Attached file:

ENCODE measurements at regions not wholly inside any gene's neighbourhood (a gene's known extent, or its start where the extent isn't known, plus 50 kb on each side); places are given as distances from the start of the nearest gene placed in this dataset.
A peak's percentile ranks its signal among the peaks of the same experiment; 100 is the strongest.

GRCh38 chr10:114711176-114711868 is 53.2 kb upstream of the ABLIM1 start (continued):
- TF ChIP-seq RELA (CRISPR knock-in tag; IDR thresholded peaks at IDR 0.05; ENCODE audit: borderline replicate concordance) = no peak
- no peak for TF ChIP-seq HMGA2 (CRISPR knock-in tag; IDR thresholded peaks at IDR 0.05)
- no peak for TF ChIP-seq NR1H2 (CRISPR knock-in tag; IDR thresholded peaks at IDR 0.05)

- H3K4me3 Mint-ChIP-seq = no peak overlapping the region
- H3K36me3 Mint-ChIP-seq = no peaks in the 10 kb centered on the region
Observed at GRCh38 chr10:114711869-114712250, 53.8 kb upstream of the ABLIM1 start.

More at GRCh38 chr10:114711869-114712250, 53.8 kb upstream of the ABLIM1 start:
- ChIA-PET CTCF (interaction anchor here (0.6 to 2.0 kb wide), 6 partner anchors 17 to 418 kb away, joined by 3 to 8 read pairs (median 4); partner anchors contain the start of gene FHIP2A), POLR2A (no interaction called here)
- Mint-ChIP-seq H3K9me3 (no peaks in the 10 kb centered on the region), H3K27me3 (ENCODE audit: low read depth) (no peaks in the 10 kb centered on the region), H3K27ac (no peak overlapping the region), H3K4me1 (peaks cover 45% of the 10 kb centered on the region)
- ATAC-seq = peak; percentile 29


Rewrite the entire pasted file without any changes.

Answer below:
ENCODE measurements at regions not wholly inside any gene's neighbourhood (a gene's known extent, or its start where the extent isn't known, plus 50 kb on each side); places are given as distances from the start of the nearest gene placed in this dataset.
A peak's percentile ranks its signal among the peaks of the same experiment; 100 is the strongest.

GRCh38 chr10:114711176-114711868 is 53.2 kb upstream of the ABLIM1 start (continued):
- TF ChIP-seq RELA (CRISPR knock-in tag; IDR thresholded peaks at IDR 0.05; ENCODE audit: borderline replicate concordance) = no peak
- no peak for TF ChIP-seq HMGA2 (CRISPR knock-in tag; IDR thresholded peaks at IDR 0.05)
- no peak for TF ChIP-seq NR1H2 (CRISPR knock-in tag; IDR thresholded peaks at IDR 0.05)

- H3K4me3 Mint-ChIP-seq = no peak overlapping the region
- H3K36me3 Mint-ChIP-seq = no peaks in the 10 kb centered on the region
Observed at GRCh38 chr10:114711869-114712250, 53.8 kb upstream of the ABLIM1 start.

More at GRCh38 chr10:114711869-114712250, 53.8 kb upstream of the ABLIM1 start:
- ChIA-PET CTCF (interaction anchor here (0.6 to 2.0 kb wide), 6 partner anchors 17 to 418 kb away, joined by 3 to 8 read pairs (median 4); partner anchors contain the start of gene FHIP2A), POLR2A (no interaction called here)
- Mint-ChIP-seq H3K9me3 (no peaks in the 10 kb centered on the region), H3K27me3 (ENCODE audit: low read depth) (no peaks in the 10 kb centered on the region), H3K27ac (no peak overlapping the region), H3K4me1 (peaks cover 45% of the 10 kb centered on the region)
- ATAC-seq = peak; percentile 29